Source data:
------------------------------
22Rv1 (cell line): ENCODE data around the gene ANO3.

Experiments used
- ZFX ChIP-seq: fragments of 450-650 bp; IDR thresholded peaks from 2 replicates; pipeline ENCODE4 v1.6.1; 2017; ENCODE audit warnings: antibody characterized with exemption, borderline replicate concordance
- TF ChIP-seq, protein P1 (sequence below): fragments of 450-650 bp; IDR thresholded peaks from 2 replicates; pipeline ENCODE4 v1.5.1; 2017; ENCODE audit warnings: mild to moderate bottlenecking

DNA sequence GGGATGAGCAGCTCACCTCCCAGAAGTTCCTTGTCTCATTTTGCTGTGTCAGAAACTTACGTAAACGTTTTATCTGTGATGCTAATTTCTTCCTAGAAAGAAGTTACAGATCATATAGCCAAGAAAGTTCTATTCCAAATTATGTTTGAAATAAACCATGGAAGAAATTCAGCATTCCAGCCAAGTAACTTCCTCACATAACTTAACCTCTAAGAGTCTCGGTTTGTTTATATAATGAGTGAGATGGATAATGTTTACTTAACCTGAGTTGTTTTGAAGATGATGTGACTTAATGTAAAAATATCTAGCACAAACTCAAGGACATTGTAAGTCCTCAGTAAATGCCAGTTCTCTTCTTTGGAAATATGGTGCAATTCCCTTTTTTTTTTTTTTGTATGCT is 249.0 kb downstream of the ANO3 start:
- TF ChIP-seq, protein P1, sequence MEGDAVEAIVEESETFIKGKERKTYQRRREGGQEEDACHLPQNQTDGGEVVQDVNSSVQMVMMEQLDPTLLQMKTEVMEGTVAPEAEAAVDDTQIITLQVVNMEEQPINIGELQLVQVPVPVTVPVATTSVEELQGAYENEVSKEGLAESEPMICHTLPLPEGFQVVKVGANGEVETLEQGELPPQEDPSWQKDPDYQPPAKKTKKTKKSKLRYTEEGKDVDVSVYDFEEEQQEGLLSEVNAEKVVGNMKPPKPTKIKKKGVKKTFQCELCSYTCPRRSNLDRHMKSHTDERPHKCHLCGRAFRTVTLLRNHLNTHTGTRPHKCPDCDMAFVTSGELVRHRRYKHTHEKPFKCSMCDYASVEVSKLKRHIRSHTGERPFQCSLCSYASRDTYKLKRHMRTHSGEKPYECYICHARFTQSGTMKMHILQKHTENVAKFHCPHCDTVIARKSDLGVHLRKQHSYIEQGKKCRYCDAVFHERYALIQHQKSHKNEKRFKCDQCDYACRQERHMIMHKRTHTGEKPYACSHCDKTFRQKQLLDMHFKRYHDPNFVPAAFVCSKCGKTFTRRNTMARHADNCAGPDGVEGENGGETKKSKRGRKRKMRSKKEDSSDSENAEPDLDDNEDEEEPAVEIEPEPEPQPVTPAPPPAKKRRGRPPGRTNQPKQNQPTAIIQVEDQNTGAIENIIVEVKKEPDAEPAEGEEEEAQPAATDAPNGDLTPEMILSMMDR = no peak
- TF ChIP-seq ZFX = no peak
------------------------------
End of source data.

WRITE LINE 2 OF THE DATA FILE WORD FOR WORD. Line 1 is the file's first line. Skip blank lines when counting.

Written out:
Experiments used